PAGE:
College admissions tests give advantages to financially privileged white students

High school is consumed with talk of college admissions tests.

Teachers and counselors continually emphasize the importance of this simple number on the futures of students. The tests are easy to widely administer and generally score, giving colleges and universities an easy gage of potential success at a particular institution or a student’s aptitude for learning new subjects.

Tests like the ACT and SAT are branded as equal-opportunity tests that measure a student’s potential for success in academia, however, research is showing otherwise.

This is shown through research compiled by the National Center for Fair & Open Testing, using data collected from College Board. The conclusion is easy; the richer you are, the more likely you are to get a higher score. Lower scores provide limited opportunities for not only scholarships, but admission itself for lower income students.

According to the research, students in the highest bracket of income from families earning more than $200,000 per year receive the highest scores on the SAT, and the trend continues downward as  student’s income decreases.

According to an investigation in the Wall Street Journal in 2014, “The SAT is just another area in American life where economic inequality results in much more than just disparate incomes.”

It can be inferred that students from higher income families are more likely to score higher on these tests due to economic resources, such as better teachers, educated parents with degrees and often times expensive test prep courses that are not financially possible for many students.

Not only do tests like the SAT cater more to higher income students, but the test questions can be biased themselves. Tests are often written and scored by highly educated individuals who have received expensive educations and were exposed class-based knowledge that is not possessed by every student, and these questions that include class-based knowledge have been put on the test itself.

Class-based knowledge in college admissions test includes questions that demand previous knowledge about subjects more likely exposed to students that are members of the upper class. For example, asking a question that relies on background information of skiing or golfing instead of basketball or baseball.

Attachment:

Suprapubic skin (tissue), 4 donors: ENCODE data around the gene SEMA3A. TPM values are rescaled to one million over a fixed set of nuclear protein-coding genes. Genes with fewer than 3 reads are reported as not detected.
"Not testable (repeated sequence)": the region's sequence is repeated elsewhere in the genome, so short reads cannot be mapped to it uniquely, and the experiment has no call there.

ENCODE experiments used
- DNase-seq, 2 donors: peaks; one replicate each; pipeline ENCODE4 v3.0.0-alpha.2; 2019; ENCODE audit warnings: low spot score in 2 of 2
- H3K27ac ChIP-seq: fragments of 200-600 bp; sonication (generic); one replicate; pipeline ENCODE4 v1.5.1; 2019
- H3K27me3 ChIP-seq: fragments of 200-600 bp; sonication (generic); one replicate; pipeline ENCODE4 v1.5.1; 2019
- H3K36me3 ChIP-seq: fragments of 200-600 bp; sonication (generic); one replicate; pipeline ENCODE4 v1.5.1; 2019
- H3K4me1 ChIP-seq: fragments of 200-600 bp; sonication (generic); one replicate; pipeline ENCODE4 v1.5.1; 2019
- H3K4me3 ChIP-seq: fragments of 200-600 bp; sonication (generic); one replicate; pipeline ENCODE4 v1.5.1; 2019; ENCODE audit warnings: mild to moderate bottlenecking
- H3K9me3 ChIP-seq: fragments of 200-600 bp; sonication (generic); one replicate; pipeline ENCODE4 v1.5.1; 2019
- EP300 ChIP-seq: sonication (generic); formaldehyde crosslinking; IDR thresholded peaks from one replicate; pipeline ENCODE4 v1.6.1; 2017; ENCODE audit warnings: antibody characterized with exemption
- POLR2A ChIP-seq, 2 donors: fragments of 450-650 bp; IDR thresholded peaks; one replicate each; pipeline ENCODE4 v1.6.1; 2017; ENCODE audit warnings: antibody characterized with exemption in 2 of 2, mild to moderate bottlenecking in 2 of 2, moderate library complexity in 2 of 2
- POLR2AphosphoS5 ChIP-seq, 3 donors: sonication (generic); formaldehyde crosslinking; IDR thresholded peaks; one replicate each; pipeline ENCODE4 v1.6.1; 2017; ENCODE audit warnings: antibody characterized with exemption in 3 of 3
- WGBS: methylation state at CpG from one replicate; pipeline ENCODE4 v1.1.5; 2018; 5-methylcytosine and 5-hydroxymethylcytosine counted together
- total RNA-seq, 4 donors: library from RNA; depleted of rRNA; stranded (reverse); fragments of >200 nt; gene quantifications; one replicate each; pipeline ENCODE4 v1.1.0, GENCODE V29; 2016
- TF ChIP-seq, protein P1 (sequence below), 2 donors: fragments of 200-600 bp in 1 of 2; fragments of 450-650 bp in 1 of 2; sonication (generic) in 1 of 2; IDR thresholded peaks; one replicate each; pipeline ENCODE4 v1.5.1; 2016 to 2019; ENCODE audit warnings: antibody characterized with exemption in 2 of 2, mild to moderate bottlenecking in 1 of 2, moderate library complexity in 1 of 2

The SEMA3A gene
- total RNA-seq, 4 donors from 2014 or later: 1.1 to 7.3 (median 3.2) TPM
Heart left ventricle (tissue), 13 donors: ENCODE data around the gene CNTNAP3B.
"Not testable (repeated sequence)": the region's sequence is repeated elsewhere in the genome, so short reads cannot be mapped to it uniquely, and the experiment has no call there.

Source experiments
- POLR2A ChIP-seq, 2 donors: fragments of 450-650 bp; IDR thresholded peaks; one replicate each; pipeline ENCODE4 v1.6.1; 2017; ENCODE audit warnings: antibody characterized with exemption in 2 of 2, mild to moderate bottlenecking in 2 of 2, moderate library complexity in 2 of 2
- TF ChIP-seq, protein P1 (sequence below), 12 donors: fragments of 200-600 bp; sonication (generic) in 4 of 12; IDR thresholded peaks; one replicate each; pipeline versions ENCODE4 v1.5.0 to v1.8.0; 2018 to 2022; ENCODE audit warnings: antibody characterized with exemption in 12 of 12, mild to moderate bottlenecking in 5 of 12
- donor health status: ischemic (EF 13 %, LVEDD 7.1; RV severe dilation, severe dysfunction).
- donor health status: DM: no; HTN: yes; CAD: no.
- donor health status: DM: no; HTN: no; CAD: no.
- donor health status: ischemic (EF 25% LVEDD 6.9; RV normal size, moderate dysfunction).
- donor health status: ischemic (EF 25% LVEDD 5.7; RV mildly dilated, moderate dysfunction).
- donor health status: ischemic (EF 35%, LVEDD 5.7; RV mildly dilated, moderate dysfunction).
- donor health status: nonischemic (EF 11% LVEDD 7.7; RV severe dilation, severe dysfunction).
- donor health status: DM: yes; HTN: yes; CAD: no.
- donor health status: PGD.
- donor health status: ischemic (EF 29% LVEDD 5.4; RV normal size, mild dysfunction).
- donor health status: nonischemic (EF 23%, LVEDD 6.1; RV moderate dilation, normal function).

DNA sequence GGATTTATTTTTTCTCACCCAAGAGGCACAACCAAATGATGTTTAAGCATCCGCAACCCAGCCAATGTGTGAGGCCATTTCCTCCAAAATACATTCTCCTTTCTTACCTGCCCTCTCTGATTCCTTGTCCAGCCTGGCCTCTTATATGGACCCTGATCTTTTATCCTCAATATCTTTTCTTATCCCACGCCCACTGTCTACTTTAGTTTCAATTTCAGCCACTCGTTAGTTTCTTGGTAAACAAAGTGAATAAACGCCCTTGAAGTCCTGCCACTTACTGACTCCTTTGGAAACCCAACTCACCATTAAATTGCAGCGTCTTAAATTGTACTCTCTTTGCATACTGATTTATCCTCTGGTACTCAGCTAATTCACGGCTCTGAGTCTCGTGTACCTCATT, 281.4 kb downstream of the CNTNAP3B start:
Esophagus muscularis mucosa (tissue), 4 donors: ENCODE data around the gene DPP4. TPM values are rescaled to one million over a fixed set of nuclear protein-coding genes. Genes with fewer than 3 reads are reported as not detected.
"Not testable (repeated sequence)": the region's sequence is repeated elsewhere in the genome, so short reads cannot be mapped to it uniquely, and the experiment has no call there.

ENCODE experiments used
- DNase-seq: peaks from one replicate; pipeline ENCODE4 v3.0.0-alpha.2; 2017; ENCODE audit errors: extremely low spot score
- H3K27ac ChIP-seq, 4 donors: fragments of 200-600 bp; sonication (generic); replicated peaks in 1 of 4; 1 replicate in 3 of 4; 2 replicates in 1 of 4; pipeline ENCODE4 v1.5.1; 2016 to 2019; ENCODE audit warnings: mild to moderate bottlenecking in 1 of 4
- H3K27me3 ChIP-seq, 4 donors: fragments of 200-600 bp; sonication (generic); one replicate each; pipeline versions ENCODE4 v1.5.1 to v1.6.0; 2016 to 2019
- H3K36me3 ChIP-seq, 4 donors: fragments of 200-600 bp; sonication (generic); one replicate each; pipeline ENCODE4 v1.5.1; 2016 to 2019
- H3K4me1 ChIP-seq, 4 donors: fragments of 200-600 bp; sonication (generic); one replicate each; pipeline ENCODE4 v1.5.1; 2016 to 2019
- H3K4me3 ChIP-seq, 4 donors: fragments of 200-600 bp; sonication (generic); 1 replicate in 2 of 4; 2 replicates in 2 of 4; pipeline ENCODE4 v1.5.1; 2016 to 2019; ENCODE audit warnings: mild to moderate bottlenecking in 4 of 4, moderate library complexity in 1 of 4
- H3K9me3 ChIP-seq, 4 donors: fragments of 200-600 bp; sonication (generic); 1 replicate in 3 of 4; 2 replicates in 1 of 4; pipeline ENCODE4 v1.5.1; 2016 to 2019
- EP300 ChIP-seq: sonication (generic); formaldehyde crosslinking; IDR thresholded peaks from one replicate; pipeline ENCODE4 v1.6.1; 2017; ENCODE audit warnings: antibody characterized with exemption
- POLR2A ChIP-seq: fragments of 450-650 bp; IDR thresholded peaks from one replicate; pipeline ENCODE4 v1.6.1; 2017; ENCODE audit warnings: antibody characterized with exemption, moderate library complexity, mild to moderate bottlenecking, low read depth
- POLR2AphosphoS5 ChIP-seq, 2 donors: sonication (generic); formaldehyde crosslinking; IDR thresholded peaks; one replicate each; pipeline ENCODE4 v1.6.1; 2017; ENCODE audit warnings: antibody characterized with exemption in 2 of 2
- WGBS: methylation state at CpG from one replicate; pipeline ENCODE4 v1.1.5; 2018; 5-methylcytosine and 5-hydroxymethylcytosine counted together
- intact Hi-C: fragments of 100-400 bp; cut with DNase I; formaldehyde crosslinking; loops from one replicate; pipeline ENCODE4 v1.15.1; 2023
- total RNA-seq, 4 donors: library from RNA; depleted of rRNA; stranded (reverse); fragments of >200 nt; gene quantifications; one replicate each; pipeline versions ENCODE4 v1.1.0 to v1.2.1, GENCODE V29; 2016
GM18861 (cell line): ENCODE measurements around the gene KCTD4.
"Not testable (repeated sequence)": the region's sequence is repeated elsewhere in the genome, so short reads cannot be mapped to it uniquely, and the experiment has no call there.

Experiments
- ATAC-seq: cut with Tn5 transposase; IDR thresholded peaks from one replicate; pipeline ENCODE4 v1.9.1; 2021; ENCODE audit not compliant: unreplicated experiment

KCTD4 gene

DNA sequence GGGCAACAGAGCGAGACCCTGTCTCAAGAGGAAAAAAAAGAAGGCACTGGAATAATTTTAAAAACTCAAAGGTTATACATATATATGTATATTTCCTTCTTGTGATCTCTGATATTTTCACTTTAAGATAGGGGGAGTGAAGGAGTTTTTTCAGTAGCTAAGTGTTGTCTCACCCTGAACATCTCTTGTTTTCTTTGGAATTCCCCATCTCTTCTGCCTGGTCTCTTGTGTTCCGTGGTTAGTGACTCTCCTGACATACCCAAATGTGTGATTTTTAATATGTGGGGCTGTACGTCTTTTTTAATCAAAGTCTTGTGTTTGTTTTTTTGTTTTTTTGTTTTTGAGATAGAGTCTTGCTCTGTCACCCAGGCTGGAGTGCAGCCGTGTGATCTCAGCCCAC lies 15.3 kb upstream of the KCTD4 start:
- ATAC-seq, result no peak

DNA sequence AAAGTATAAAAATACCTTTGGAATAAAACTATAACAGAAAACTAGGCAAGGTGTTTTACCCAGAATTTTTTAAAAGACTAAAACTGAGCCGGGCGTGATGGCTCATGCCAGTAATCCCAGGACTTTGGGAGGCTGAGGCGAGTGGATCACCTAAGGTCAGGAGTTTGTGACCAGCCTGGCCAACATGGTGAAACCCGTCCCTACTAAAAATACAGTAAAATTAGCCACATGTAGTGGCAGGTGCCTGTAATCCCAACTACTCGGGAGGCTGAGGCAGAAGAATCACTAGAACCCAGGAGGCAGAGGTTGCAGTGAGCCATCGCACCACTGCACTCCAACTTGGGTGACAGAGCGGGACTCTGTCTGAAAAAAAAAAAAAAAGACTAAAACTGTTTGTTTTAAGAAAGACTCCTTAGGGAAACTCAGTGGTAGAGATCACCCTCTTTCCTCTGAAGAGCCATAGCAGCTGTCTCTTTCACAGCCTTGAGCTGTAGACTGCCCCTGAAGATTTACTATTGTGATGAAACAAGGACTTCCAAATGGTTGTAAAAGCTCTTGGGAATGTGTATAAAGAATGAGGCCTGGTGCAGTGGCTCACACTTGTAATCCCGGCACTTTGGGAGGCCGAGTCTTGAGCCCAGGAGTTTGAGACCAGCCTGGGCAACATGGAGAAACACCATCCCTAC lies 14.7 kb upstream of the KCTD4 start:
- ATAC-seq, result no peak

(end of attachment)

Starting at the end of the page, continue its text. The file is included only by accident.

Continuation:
There have also been instances of terms not familiar with native English speakers. The National Center for Fair and Open Testing’s website, FairTest.org, finds, “Idiomatic terms such as ‘straight from the horse’s mouth’ may not be familiar to many test-takers, particularly those whose first language isn’t English, causing them to choose wrong answers.”

“Race, class and gender biases give white, affluent and male test-takers an unfair edge,” FairTest.org said. “Research shows that a fast-paced, multiple-choice format favors males over females. Guessing, a risk males are more likely to take, is rewarded. Since multiple-choice items do not allow for shades of meaning they work against the most typical female thinking style.”

Admissions test are not the only thing catering to a select population of students, but the admissions process itself also faces scrutiny for it’s tendency to bias and place heavy weight on extracurriculars like athletics and the arts, as well as traveling and volunteering, which are activities that are increasingly more common in more affluent students.

Many also believe that test scores’ roles in college admissions do not serve their intended purpose, as they routinely underestimate the performance of female and students of color in college. While women score lower on average than boys, they receive higher grades in college, and students of color show much more consistency in semester grades than white students.

Many colleges and universities have opted to make test scores optional during the admissions process to combat this issue, however, the majority of higher education institutes still require test scores for admission.

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